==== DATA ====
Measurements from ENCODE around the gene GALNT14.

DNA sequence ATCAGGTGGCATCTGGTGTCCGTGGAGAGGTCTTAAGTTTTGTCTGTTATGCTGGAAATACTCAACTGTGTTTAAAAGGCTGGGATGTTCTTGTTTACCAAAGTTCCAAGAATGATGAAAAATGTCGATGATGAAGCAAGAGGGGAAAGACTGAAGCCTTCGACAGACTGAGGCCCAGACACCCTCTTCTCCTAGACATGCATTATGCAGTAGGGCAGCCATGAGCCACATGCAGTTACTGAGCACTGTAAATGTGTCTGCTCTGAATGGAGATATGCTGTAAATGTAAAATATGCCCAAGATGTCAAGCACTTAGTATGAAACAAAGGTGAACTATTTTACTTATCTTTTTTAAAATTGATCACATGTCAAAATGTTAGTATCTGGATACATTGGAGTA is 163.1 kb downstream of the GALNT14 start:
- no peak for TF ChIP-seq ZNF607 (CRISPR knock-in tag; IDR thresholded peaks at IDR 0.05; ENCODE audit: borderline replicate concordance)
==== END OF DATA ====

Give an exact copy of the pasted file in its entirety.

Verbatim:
Measurements from ENCODE around the gene GALNT14.

DNA sequence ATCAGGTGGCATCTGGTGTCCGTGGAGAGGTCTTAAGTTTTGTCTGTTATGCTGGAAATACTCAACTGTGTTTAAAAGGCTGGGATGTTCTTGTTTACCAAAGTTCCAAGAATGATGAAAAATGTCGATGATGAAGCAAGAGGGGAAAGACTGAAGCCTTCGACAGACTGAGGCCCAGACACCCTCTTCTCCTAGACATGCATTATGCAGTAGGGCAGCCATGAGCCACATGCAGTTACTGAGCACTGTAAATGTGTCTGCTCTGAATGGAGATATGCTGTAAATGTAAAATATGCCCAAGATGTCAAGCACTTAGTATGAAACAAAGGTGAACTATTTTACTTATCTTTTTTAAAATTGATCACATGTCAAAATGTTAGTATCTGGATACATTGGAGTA is 163.1 kb downstream of the GALNT14 start:
- no peak for TF ChIP-seq ZNF607 (CRISPR knock-in tag; IDR thresholded peaks at IDR 0.05; ENCODE audit: borderline replicate concordance)